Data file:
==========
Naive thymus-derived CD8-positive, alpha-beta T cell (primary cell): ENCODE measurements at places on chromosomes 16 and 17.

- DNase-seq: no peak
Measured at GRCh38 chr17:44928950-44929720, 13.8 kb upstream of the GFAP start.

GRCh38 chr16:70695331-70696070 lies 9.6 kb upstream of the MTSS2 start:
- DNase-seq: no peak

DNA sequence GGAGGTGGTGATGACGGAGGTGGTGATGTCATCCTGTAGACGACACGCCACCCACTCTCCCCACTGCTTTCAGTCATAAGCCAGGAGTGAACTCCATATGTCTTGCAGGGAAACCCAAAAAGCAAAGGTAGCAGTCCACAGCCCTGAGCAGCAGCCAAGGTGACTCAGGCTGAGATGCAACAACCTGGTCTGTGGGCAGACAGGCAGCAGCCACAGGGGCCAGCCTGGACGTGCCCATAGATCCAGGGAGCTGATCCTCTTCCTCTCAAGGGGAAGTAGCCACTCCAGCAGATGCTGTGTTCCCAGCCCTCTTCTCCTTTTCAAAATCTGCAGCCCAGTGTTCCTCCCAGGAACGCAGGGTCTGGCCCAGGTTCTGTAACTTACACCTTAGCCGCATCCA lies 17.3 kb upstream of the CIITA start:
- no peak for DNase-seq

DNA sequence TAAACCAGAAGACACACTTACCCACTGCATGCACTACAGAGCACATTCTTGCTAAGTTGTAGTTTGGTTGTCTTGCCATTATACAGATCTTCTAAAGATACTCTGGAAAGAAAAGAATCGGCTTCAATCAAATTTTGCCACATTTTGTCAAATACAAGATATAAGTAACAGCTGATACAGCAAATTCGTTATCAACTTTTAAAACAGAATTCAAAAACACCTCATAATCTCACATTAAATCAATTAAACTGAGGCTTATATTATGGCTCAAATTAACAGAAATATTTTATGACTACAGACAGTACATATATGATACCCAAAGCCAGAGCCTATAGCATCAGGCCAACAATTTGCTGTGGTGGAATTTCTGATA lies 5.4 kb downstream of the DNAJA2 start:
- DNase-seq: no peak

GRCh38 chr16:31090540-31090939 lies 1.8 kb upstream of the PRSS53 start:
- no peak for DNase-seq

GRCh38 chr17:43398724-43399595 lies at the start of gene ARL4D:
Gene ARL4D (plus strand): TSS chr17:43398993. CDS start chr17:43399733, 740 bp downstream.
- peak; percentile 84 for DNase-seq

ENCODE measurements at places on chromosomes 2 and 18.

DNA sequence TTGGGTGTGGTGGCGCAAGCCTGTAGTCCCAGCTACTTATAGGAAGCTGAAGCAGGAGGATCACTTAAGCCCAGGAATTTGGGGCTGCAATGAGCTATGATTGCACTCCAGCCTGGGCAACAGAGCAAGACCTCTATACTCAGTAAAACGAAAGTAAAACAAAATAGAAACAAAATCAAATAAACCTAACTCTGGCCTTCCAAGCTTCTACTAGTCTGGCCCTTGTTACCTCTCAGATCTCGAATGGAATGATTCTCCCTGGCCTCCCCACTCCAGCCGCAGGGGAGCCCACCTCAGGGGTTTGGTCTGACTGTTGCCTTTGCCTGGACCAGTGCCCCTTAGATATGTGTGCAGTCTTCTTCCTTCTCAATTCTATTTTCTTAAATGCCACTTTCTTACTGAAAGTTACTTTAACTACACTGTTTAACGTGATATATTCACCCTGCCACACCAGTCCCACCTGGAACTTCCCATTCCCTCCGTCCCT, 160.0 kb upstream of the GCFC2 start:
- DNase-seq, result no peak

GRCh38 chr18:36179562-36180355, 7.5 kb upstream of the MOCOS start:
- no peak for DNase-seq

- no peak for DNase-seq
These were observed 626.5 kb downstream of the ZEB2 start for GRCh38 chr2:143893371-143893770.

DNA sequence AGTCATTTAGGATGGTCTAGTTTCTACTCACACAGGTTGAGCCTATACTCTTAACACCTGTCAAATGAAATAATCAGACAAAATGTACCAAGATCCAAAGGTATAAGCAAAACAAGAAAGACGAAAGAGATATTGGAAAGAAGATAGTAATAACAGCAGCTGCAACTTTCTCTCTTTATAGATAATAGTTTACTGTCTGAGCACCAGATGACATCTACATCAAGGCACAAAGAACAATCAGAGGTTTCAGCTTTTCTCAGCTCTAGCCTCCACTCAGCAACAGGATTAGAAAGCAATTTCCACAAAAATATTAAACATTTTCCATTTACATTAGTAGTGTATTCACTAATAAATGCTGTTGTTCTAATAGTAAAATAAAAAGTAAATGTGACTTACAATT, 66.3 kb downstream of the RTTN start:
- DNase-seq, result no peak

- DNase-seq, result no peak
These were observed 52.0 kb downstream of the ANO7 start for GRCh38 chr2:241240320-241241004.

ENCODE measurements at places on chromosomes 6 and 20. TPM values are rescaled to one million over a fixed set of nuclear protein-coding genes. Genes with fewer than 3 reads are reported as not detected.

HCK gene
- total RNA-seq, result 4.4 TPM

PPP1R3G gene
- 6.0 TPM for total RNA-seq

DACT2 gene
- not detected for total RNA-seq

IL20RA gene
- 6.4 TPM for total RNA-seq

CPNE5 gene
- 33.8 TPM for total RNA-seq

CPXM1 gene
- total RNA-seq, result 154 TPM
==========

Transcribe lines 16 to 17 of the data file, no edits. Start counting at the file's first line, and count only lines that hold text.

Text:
DNA sequence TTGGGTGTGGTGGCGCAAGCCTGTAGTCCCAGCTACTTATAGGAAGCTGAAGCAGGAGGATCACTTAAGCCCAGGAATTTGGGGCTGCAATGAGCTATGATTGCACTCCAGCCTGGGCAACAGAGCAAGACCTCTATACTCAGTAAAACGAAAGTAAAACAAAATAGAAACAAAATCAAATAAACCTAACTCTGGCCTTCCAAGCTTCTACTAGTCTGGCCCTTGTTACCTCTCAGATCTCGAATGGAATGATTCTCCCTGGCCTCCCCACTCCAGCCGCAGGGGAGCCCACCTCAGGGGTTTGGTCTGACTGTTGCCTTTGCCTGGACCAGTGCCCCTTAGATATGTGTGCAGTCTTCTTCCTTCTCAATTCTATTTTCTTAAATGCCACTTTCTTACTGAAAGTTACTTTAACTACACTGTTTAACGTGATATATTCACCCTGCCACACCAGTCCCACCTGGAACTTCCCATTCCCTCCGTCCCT, 160.0 kb upstream of the GCFC2 start:
- DNase-seq, result no peak